The close the gap initiative to halve the gap in year 12 attainment by 2020 is the only target on track, but it’s one Border advocates on the ground are seeing work.
Mungabareena Aboriginal Corporation chief executive Caine Raudino said it was a local achievement too.
“I think a big focus of our community is to ensure our kids are well educated to get people on boards and give them a voice,” he said.
“Getting kids through the system ... that shows me we’re doing something right.
“It’s alarming to say we haven’t met six of seven targets.
“To me, they are achievable, but only if we are self-sustainable.
“The (Murray) Primary Health Network are now releasing Aboriginal-funded money to Aboriginal organisations because they know what to do best with that money.”
Albury Wodonga Aboriginal Health Service chief executive David Noonan echoed the need for more autonomy.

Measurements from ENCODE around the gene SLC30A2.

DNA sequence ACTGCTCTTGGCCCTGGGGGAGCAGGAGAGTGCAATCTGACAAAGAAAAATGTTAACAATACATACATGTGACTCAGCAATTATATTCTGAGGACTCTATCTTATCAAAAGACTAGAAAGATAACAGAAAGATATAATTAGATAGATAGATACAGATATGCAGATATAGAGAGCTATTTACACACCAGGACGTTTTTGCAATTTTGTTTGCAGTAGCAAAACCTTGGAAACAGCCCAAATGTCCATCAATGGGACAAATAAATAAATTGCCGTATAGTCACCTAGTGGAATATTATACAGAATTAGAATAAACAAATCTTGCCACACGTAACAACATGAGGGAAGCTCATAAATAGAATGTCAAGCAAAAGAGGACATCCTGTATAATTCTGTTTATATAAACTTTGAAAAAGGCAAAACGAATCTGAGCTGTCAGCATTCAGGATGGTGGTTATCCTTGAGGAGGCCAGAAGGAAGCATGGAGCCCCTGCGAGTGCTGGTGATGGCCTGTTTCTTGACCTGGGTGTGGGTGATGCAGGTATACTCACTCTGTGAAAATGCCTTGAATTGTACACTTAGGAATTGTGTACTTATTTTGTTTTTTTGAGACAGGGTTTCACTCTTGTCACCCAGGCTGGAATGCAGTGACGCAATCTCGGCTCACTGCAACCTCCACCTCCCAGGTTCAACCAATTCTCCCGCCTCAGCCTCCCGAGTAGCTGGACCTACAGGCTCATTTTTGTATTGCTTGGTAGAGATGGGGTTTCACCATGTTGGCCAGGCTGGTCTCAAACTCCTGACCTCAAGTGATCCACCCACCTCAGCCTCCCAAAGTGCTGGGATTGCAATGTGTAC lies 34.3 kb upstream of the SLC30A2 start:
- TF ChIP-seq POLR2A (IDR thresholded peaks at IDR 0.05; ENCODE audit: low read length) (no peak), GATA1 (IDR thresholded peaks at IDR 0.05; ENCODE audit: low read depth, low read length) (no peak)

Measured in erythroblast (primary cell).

“The community owns very closely NAIDOC Week and apology day, they need to have the same level of buy-in to closing the gap … once that happens, it will go beyond measure,” he said.
“Non-Aboriginal organisations need to start taking ownership and start taking a really firm look at how they’re providing services to Aboriginal and Torres Strait Islander people and start to take their relationship with them seriously in terms of engagement.”